It is for me so hard to understand the mentality of militarists. Do you have any contact with these people in the Pentagon? Are there any allies there to our cause? Do any of them lose sleep at night about what they’re doing when they’re planning these, the use of these weapons? I just have such difficulty imagining how they can do what they’re doing. And I took so much heart and encouragement from the change that occurred when ICAN simply change the terms of the conversation away from the notion that we need weapons to protect ourselves, and that they are a source of security, to talking about the humanitarian impact of using such weapons, and began to talk about what actually happens to human beings, and that the amount of damage that a nuclear weapon can do is so stupendously disproportionate to anything else, that never ever, under any circumstances will it ever be permissible to use on.

Ira Helfand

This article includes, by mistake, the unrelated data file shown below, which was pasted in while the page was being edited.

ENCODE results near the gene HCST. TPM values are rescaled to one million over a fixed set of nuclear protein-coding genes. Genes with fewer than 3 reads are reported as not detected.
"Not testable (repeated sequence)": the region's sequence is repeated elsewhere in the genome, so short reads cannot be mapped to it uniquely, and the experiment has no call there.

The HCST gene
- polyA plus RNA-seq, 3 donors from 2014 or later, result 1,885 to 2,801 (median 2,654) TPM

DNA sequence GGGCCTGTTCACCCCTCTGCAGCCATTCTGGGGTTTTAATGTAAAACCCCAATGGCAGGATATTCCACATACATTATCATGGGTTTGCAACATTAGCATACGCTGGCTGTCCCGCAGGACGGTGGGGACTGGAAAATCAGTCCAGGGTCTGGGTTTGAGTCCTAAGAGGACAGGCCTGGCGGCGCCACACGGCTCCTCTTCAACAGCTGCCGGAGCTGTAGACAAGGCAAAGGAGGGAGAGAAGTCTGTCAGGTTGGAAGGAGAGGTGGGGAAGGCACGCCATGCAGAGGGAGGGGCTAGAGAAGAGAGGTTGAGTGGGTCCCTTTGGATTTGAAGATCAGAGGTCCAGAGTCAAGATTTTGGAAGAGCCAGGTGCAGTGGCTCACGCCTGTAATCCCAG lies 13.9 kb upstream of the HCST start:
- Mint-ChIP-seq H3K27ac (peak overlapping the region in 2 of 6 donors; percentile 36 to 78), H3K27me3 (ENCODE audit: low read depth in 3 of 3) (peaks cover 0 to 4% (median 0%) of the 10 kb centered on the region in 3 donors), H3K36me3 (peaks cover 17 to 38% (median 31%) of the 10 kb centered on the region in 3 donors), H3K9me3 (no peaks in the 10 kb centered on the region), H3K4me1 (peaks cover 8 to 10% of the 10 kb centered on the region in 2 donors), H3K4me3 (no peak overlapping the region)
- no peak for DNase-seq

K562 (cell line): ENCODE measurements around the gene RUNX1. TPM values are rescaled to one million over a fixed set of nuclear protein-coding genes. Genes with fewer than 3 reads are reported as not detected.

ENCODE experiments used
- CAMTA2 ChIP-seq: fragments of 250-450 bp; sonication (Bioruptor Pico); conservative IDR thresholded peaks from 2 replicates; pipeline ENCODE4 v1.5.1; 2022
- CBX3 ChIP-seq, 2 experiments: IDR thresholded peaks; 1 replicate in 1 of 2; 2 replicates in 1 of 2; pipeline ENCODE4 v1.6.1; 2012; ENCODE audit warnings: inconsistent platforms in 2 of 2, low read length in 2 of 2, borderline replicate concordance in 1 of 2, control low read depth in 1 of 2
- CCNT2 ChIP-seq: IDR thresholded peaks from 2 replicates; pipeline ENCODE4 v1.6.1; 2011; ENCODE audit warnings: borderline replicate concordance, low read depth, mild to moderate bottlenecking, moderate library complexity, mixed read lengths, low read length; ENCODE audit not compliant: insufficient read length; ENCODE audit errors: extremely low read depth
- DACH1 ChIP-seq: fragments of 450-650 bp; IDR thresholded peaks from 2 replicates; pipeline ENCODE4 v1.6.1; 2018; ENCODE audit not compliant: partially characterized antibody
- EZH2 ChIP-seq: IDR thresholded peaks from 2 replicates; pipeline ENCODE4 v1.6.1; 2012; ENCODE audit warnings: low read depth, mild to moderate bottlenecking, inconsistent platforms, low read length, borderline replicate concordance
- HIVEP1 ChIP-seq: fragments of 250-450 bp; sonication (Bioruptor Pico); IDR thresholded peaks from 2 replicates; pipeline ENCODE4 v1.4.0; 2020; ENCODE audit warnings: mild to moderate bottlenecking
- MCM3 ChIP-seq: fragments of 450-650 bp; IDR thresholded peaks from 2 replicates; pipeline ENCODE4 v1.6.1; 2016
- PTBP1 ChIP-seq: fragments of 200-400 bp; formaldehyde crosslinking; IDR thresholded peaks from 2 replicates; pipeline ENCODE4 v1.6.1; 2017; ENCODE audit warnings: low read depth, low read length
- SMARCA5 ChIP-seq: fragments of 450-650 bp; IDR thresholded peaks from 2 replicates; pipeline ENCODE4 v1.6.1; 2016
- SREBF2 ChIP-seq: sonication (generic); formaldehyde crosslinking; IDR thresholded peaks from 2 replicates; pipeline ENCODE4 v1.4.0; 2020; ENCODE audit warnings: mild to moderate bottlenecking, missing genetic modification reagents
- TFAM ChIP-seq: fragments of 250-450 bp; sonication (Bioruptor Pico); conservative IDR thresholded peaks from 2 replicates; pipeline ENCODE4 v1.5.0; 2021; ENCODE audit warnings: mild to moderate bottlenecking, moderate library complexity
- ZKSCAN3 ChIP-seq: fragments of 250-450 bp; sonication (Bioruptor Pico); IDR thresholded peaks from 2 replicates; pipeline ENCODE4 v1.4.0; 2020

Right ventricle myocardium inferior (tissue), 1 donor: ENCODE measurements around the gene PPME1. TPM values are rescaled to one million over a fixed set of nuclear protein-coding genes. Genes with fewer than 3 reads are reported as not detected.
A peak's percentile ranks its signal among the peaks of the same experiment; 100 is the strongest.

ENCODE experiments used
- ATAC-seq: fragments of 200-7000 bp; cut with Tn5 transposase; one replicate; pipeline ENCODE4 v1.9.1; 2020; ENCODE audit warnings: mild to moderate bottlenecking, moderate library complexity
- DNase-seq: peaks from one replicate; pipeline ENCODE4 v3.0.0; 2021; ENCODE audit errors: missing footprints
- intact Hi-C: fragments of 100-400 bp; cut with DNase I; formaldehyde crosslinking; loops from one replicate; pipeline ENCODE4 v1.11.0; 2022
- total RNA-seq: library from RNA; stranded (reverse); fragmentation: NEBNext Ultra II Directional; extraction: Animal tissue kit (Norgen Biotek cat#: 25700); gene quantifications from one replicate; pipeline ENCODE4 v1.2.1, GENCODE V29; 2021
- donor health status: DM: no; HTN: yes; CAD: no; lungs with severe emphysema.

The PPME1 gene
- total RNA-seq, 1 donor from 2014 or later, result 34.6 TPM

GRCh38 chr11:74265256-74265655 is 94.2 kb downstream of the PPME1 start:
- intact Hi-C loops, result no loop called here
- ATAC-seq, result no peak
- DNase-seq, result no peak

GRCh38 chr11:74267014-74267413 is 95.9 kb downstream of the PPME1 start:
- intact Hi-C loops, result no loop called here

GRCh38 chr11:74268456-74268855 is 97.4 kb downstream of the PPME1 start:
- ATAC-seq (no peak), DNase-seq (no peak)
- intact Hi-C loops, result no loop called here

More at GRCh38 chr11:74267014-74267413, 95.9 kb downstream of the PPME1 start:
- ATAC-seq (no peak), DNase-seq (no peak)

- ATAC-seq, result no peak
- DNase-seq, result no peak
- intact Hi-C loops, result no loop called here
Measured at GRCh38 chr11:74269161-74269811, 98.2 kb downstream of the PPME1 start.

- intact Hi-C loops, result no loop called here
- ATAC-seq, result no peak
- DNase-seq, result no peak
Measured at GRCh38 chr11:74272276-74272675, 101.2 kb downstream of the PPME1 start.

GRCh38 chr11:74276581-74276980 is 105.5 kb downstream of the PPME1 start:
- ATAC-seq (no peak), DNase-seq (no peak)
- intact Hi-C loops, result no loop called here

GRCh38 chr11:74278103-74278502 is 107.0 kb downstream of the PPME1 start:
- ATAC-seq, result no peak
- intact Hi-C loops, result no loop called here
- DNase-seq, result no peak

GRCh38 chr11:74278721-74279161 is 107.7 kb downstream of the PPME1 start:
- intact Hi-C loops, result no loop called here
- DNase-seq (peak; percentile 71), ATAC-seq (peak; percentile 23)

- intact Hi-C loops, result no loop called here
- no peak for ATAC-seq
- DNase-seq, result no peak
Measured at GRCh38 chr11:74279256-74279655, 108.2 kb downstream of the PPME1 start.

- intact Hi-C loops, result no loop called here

It’s exactly right. That was ICAN’s strategy in the form that we’re going to change the terms of the debate. And it’s one of the things that ICAN’s most successful in doing, we stopped talking about nuclear policy as a game of chess, and started talking about it as a medical problem. And focusing on what the actual consequences, the medical consequences and the humanitarian impact would be, if nuclear weapons were used. And what we’ve found is that if the debate is carried out on those terms, we win, because it is indefensible to put human beings and human civilization at risk in the way nuclear weapons do. You can get away with maintaining nuclear arsenals, if you ignore the medical consequences. And just talk about this as though it’s an abstract. You know, the phrase I use abstract game of chess. And that’s what what historically, I think the nuclear weapon states have done for the last 70 years. They’ve talked about this in a very depersonalized way, trying very hard to avoid language, which adequately and accurately reflects what these weapons will do. We talk about it in all kinds of euphemistic terms, you know, taking out targets. What does that mean? That means killing millions of people. When I talk about the killing of millions of people, we talk about taking out targets. And it’s been an enormously important lesson, how powerfully effective ICAN has been by shifting the terms of debate. And I think IPPNW, I think played a very central role in that we were the medical voice within ICAN, we with people like Alan Robock and Brian Toon in the climate community, develop the message that ICAN brought to governments around the world. And this had a big impact. The nations which have signed the Treaty on the Prohibition of Nuclear Weapons are overwhelmingly from Latin America and Africa. Two continents, which are both nuclear weapons free zones. They have already outlawed the presence of nuclear weapons in their continents. And for many years, they felt therefore, that they were safe. And what we were able to do, I think, during the campaign leading up to the adoption of the treaty, was to help those governments understand that even though they had made their own countries, parts of nuclear weapons free zones, there was still at risk. War on the other side of the planet, over in Europe or in South Asia or in Korea. would have terrible consequences in Latin America and in Africa. And we talked about what those consequences would be. And that I think, is what motivated so many of the people, so many of the governments in these areas to play really powerful and heroic leadership roles.